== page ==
In a bid to minimise incidence of human-leopard conflict on the periphery of the Sanjay Gandhi National Park (SGNP), park authorities will be joining hands with the Brihanmumbai Municipal Corporation (BMC) to ensure garbage does not accumulate in these areas.
The decision came after SGNP wrote to the BMC a month ago requesting that garbage being dumped by people living in slums on the periphery of the park be removed frequently to reduce chances of leopards prowling around these areas in search of stray dogs. After the letter was sent, SGNP and BMC officials met a few times to discuss the matter.
Speaking to MiD DAY, Chief Conservator of Forests (CCF) and SGNP Director Sunil Limaye said that the letter was sent to civic body officials with the sole intention of minimising the number of incidents of leopard-human conflict.
“In the past, we have observed that a majority of leopard sightings have occurred near human settlements on the periphery of the park. And the reason for this is that garbage is being dumped close to these settlements, resulting in stray dogs frequenting the spots in search of food. As dogs are relatively easier prey than deer, leopards make the best of the opportunity and prowl around these areas,” Limaye said.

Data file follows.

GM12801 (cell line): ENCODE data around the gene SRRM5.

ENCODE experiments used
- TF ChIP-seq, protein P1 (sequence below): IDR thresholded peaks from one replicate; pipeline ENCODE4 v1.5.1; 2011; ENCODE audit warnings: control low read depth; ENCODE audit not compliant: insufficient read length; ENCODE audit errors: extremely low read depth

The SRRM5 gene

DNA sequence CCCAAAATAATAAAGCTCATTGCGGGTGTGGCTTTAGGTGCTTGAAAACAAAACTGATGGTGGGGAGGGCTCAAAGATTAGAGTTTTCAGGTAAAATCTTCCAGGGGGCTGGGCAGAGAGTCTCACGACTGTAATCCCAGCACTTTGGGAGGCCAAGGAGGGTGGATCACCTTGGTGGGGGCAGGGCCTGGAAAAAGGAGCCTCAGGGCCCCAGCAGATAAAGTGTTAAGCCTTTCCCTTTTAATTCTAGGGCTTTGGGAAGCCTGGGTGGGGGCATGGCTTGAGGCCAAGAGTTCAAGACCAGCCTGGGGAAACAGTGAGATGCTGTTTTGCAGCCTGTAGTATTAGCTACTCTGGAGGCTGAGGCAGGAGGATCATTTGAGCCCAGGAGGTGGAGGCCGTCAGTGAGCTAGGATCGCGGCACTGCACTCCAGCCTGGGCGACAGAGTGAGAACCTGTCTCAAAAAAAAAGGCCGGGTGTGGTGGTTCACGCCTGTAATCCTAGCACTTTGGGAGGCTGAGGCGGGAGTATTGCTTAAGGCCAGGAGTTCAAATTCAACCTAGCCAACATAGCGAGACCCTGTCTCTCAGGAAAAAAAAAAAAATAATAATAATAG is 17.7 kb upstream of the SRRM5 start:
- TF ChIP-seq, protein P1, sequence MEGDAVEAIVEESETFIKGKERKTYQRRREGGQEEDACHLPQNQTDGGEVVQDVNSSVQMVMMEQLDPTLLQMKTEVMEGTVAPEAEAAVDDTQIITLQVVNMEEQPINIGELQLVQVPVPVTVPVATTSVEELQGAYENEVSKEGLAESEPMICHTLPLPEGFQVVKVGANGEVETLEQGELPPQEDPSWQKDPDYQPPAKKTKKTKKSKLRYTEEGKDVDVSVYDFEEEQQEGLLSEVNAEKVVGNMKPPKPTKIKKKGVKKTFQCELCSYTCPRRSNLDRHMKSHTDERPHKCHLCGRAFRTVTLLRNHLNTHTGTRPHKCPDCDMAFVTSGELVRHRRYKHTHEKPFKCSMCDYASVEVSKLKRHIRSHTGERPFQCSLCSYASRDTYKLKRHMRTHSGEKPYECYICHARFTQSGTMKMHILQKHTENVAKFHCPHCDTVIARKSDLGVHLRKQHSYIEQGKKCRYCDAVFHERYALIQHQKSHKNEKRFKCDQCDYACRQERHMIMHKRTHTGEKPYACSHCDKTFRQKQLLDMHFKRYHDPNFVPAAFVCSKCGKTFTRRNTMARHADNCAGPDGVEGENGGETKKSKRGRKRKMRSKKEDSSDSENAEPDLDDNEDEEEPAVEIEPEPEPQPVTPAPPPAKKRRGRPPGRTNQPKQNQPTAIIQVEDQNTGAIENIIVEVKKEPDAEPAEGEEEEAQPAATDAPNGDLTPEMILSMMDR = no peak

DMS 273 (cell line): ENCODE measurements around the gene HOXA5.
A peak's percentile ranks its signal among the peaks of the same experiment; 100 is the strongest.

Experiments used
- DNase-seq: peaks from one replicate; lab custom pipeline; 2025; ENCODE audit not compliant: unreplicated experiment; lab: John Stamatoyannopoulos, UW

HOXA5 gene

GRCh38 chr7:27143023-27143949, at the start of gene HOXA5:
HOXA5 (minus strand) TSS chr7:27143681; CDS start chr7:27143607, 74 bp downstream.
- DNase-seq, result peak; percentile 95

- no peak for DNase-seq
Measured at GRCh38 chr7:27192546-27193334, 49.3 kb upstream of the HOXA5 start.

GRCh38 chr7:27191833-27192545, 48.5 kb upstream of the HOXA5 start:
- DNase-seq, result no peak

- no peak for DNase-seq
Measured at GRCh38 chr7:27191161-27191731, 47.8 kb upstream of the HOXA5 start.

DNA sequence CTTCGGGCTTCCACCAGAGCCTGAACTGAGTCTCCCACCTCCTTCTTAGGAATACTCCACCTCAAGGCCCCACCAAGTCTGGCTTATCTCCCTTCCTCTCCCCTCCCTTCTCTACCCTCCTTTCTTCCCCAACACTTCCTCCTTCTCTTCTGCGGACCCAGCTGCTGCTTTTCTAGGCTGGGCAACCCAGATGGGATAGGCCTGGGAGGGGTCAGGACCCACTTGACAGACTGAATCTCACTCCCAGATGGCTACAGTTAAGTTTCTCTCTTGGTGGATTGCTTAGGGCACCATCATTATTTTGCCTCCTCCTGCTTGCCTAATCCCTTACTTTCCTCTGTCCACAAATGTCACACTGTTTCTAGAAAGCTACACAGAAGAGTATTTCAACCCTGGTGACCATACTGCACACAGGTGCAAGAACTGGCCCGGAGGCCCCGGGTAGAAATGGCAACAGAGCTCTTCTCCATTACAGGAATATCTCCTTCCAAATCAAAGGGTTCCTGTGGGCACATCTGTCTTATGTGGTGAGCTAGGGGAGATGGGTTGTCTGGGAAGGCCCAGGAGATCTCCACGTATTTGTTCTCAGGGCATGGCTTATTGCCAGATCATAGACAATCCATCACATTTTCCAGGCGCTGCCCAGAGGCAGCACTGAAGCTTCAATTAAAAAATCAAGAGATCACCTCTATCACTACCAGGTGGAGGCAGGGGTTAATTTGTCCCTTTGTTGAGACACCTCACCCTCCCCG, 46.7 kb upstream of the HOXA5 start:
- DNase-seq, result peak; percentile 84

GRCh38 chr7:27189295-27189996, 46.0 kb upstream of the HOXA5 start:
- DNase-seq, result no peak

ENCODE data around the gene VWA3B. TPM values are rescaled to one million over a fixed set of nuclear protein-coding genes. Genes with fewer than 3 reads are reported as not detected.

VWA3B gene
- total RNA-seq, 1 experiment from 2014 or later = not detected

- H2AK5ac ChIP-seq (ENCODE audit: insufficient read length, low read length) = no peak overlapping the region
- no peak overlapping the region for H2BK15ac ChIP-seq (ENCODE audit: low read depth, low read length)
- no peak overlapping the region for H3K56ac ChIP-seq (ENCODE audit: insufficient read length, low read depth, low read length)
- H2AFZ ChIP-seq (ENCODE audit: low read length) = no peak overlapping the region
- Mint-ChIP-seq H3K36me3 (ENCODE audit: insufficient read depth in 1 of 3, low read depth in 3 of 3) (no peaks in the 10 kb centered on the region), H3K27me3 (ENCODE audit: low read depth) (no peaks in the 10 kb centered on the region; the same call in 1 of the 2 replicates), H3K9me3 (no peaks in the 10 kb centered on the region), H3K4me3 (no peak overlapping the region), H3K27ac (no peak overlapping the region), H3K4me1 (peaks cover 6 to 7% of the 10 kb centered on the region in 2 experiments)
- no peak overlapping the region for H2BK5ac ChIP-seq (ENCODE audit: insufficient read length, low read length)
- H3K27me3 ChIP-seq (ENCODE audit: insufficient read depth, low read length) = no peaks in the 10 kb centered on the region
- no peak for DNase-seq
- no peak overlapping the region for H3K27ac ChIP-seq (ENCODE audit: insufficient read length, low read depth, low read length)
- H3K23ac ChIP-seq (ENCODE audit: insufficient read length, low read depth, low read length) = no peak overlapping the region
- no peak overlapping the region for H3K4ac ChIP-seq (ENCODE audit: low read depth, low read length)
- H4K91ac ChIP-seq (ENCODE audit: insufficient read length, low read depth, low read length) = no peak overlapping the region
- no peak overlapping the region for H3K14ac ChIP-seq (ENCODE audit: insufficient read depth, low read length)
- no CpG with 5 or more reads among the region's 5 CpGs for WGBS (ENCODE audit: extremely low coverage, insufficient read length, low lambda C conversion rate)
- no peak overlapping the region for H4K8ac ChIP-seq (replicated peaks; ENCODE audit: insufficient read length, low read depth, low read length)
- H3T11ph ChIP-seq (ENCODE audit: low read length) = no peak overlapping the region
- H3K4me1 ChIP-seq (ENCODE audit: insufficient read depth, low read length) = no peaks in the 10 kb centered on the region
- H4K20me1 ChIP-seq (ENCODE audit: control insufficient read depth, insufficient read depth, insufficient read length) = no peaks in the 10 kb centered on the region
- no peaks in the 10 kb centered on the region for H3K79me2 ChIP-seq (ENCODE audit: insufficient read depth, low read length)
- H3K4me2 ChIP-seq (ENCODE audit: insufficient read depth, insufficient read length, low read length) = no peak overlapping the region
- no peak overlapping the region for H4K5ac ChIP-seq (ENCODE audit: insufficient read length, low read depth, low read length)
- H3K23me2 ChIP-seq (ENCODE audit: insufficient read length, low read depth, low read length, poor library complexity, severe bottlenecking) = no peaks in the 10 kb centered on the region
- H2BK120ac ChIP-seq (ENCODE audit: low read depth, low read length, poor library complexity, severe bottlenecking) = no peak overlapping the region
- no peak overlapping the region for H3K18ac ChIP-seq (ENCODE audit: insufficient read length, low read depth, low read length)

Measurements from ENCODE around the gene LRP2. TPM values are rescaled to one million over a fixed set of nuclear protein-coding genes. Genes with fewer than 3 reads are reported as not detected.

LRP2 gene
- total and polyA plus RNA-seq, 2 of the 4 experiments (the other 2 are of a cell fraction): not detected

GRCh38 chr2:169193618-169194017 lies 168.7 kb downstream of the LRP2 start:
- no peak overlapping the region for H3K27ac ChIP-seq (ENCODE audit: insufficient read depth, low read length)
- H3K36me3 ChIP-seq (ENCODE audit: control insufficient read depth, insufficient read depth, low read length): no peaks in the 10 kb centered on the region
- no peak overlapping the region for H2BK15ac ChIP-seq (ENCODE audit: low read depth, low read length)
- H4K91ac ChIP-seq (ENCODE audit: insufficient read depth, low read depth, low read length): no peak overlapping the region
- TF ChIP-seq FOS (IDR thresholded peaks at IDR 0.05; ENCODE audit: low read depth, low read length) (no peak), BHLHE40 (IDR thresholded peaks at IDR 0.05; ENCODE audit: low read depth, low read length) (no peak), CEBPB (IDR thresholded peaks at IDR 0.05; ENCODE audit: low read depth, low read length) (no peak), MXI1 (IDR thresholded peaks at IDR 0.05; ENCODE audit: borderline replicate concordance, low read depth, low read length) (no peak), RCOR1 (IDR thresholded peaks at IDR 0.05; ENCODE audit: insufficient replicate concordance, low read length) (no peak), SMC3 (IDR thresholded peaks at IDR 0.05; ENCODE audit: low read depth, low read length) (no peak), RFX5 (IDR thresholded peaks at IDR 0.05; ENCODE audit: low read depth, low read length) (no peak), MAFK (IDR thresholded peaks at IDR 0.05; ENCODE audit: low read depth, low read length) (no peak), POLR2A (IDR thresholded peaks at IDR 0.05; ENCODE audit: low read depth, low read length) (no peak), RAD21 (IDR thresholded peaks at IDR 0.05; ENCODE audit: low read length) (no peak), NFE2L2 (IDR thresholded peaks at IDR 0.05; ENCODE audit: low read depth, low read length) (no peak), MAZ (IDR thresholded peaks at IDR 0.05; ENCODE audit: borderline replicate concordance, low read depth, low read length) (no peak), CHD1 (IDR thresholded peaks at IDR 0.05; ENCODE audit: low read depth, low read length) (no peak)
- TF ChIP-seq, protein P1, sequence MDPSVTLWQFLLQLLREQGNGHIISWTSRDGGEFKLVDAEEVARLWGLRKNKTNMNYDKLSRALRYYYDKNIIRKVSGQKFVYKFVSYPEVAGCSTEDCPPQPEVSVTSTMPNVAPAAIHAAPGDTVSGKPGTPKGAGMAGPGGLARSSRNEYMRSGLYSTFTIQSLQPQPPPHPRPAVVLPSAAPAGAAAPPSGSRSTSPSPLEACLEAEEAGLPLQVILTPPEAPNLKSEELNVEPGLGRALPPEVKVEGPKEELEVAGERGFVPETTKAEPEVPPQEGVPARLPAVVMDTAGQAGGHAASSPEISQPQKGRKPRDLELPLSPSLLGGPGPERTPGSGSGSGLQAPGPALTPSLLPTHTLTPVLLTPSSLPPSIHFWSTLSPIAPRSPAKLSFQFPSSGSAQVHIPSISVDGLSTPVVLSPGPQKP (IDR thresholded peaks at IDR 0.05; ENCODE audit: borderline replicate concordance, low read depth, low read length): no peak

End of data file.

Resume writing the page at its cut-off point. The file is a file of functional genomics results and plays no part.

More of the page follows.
He added that as discussed in the last meeting, the local ward office will be assisting in the clean-up drive and regular removal of garbage. The move will serve a dual purpose and not only will it minimise human-leopard conflict, but also reduce the chances of diseases in the area.
Speaking to MiD DAY, leopard expert Krishna Tiwari said, “Keep the area where you live free of garbage and leopard sighting and human-animal conflict will reduce. Of late, too many buildings and slums have mushroomed on the western periphery of the park and at Ghodbunder road. This is reducing wildlife habitat causing leopards to stray close to human settlements in search of dogs. If the BMC picks up the garbage on a regular basis, then such incidents will be reduced.”
Earlier this year, Tiwari conducted an awareness programme to educate those residing on the border of SGNP how to co-exist with leopards, which saw some positive results.
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